The Widow and the Wife
Dante: La Vita Nuova.
By that delightful morning when the hay-ricks at Stone Court were scenting the air quite impartially, as if Mr. Raffles had been a guest worthy of finest incense, Dorothea had again taken up her abode at Lowick Manor. After three months Freshitt had become rather oppressive: to sit like a model for Saint Catherine looking rapturously at Celias baby would not do for many hours in the day, and to remain in that momentous babes presence with persistent disregard was a course that could not have been tolerated in a childless sister. Dorothea would have been capable of carrying baby joyfully for a mile if there had been need, and of loving it the more tenderly for that labor; but to an aunt who does not recognize her infant nephew as Bouddha, and has nothing to do for him but to admire, his behavior is apt to appear monotonous, and the interest of watching him exhaustible.
This possibility was quite hidden from Celia, who felt that Dorotheas childless widowhood fell in quite prettily with the birth of little Arthur (baby was named after Mr Brooke).
Dodo is just the creature not to mind about having anything of her ownchildren or anything! said Celia to her husband. And if she had had a baby, it never could have been such a dear as Arthur. Could it, James?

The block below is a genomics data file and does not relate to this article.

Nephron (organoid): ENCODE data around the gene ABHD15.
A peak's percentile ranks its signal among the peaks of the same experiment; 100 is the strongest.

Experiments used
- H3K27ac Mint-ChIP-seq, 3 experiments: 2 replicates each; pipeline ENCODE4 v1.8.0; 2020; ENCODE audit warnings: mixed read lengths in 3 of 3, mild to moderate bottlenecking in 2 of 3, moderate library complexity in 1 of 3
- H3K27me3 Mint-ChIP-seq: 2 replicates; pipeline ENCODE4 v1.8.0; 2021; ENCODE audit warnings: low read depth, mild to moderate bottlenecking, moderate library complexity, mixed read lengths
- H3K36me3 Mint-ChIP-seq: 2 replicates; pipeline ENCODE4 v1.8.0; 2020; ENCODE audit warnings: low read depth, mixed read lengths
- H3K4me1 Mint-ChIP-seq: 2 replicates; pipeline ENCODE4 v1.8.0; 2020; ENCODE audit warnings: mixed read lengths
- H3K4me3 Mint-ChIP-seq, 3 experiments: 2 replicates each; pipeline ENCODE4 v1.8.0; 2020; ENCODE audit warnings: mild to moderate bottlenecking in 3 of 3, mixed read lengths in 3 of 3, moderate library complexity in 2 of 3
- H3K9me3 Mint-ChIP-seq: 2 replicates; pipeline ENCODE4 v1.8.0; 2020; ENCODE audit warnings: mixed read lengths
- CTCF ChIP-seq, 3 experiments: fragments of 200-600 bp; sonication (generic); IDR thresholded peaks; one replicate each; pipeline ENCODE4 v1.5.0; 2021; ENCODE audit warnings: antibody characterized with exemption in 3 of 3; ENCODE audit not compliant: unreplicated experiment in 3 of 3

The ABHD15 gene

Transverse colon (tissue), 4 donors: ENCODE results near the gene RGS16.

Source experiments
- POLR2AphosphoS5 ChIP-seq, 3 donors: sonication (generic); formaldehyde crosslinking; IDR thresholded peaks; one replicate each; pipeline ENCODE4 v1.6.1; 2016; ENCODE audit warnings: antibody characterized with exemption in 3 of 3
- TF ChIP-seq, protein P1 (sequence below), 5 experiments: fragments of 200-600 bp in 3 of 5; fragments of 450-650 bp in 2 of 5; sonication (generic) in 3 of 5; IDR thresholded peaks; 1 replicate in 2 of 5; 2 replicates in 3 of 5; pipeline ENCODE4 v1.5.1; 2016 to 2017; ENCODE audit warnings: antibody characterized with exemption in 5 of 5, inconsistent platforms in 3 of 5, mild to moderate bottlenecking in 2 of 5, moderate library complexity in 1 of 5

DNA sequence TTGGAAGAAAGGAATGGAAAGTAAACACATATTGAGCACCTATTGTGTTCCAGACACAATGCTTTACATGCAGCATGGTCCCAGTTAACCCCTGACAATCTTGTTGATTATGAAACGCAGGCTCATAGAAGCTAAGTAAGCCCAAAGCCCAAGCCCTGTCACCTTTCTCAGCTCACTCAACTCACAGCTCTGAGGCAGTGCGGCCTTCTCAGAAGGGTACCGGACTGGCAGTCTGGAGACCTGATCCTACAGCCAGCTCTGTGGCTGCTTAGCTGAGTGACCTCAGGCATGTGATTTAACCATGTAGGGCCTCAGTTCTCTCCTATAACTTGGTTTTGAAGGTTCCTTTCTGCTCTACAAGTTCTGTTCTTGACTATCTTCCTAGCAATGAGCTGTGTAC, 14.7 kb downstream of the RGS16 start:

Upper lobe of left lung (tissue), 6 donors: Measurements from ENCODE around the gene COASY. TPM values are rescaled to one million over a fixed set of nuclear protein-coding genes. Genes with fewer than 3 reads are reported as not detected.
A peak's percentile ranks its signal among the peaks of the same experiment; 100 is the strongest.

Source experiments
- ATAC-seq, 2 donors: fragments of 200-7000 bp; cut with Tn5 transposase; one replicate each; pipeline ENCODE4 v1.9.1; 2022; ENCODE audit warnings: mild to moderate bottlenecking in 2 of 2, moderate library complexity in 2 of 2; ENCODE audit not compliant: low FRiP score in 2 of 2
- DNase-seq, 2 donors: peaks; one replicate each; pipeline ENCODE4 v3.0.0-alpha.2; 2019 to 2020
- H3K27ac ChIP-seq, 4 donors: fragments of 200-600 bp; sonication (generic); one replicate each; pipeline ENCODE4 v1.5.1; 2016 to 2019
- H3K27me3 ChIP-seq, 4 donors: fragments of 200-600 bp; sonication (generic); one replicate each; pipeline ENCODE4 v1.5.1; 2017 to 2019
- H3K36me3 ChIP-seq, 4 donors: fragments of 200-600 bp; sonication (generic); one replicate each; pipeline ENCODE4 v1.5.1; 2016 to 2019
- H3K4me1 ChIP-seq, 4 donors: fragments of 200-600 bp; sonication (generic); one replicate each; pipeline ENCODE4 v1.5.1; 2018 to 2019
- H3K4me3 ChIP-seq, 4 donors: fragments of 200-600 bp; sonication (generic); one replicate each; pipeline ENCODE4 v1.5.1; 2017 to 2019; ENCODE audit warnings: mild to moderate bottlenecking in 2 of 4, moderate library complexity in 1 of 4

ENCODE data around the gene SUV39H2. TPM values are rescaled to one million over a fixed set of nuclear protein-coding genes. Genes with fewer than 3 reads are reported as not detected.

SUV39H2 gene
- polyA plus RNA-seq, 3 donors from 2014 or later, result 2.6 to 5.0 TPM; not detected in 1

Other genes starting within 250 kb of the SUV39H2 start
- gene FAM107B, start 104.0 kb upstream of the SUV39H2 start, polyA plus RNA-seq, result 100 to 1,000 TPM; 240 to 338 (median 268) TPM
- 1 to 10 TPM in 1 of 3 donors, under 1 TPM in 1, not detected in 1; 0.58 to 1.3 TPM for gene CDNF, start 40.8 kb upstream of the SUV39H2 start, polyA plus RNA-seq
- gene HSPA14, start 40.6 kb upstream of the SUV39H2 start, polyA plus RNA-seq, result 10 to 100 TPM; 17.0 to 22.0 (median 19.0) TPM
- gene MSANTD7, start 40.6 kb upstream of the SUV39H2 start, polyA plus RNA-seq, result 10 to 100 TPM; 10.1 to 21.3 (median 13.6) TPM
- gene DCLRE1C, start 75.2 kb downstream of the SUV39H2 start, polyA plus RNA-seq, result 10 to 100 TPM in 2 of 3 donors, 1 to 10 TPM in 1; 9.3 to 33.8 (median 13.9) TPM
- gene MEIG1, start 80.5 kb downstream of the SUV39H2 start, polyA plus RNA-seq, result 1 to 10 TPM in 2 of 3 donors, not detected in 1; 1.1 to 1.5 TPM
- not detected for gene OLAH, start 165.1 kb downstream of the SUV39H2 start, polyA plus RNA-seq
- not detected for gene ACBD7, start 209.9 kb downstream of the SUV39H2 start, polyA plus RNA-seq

Not if it had been like Casaubon, said Sir James, conscious of some indirectness in his answer, and of holding a strictly private opinion as to the perfections of his first-born.
No! just imagine! Really it was a mercy, said Celia; and I think it is very nice for Dodo to be a widow. She can be just as fond of our baby as if it were her own, and she can have as many notions of her own as she likes.
It is a pity she was not a queen, said the devout Sir James.
But what should we have been then? We must have been something else, said Celia, objecting to so laborious a flight of imagination. I like her better as she is.
Hence, when she found that Dorothea was making arrangements for her final departure to Lowick, Celia raised her eyebrows with disappointment, and in her quiet unemphatic way shot a needle-arrow of sarcasm.
What will you do at Lowick, Dodo? You say yourself there is nothing to be done there: everybody is so clean and well off, it makes you quite melancholy. And here you have been so happy going all about Tipton with Mr. Garth into the worst backyards. And now uncle is abroad, you and Mr. Garth can have it all your own way; and I am sure James does everything you tell him.
I shall often come here, and I shall see how baby grows all the better, said Dorothea.
But you will never see him washed, said Celia; and that is quite the best part of the day. She was almost pouting: it did seem to her very hard in Dodo to go away from the baby when she might stay.
Dear Kitty, I will come and stay all night on purpose, said Dorothea; but I want to be alone now, and in my own home. I wish to know the Farebrothers better, and to talk to Mr. Farebrother about what there is to be done in Middlemarch.
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